question about gun safe dehumidifier


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brandondh
September 9, 2007, 12:40 AM
Hi. I have a gun safe and i want to get a dehumidifier for it. But i think i have an idea that will work just as well. Please tell me if this is a good or bad idea. I see the dehumidifier rods they sell. all it does is heat up to a low temp and the heat raises and then drys and circulates.. somthing to that effect anyway. Well i have a baby wipe heater. It is a real low temp just keeps the baby wipes warm. im sure you all know what one is. do you think that would work just as well for a dehumidifier? to me it sounds like a good idea. Thanks for any suggestions.

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Sir Aardvark
September 9, 2007, 02:38 AM
If you feel comfortable using something like that for a purpose it wasn't really designed for then go ahead.

I do not know how hot a baby wipe warmer gets, but the plug-in dehumidifiers can be comfortably held in your hand when they are at their hottest; they also cost pennies a day to operate.

Also, gun safe dehumidifiers are very compact and literally take up no space in your safe if correctly installed - a baby wipe warmer is very bulky in comparison.

hoghunting
September 9, 2007, 02:53 AM
I bought a Golden Rod dehumidifier when I got my safe and it is still working 21 years later. I paid about $20 then, so it cost about $1 a year. I highly recommend the Golden Rod.

BikerRN
September 9, 2007, 06:28 AM
As hoghunting said, "Goldenrod".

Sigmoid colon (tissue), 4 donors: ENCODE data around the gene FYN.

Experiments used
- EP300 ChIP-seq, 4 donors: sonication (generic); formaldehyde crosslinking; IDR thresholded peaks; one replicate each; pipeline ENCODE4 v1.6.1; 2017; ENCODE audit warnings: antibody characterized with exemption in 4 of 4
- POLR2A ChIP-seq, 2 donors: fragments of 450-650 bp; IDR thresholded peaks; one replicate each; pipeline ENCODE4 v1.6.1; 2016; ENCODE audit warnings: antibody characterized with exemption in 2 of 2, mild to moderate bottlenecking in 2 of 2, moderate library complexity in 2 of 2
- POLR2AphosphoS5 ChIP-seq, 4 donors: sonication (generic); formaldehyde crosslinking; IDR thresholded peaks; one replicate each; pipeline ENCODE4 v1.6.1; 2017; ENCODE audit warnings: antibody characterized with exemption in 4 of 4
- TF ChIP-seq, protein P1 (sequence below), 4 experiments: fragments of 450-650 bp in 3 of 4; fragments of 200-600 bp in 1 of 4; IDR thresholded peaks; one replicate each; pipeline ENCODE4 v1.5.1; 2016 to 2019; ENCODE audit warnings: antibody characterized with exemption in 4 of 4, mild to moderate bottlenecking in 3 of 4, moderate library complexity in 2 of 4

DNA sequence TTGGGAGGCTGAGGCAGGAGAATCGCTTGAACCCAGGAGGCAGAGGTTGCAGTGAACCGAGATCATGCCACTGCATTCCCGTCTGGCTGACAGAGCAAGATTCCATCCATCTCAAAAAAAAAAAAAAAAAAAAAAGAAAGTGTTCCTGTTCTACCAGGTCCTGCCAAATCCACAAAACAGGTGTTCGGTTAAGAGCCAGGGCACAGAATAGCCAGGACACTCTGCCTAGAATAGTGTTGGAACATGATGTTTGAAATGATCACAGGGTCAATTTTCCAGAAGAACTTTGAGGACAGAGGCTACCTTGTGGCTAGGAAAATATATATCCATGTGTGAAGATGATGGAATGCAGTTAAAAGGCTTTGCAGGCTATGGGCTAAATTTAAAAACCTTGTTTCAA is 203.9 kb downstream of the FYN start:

I think that said it all. :)

Biker

FieroCDSP
September 9, 2007, 07:46 AM
Some have reccomended silica as a dehumidifer in climates that are occasionally humid, rather than like southern Florida (for example). The blue and clear Crystal Tidy Cats cat litter, the kind that has no clay, just the crystals. Fill a tube sock up with it and tie it off, toss it in there. In six months, pull it out, dump the silica on an old cookie sheet, and bake it a couple of hours at a low temp in the oven. This will heat the absorbed water out of it and it's good as new.

brandondh
September 9, 2007, 11:53 AM
A baby wipe heater doesnt get hot at all. You can touch it at its hottest and its just warm to the touch. from what i gather it sounds like it would probobly work just as good as a goldenrod. Anybody agree or disagree?

Ohen Cepel
September 9, 2007, 12:08 PM
It may work and work well.

However, I second what others have said that the GR is hard to beat. It was researched and designed for this purpose.

The baby wipe warmer will probably take up more space than a GR, probably won't last a decade or more, will possibly fail at a horrible time, and probably doesn't have a plug design that allows for it to be removed to fit through a mounting hole.

If money is tight and it's what you have then go for it. You could do worse.

brandondh
September 9, 2007, 12:23 PM
That was a very intelligent response Ohen Cepel . so a golden rod will unplug so you can fit the cord through a small hole. I have a hole in the back of my safe but i have to drill out the wood to make a hold. are you saying with a golden rod i only have to make a small hole?

brickeyee
September 9, 2007, 01:39 PM
Use a small night light bulb (7 W) on a cord.
The commercial job is just an 8 watt heating element.

glockman19
September 9, 2007, 01:46 PM
I just ordered a Gloden rod from Midwayusa.com. I'll report back as soon as it is installed

Tom488
September 9, 2007, 07:07 PM
are you saying with a golden rod i only have to make a small hole?
Yep - the plug is designed to attach to the wire after you thread it through the hole... no tools, no wire stripping. As long as the hole is big enough for the wire to fit through (about 1/4"), it'll be fine.

I just finished installing both a Goldenrod as well as an LED rope light kit in my safe (looks REALLY nice, by the way.... lights up the whole safe when you open the door), and both used the same style of plug. What's nice is you only need to cut a slit in the fabric, so there's no extra space around the wires, making for a very neat-looking installation.

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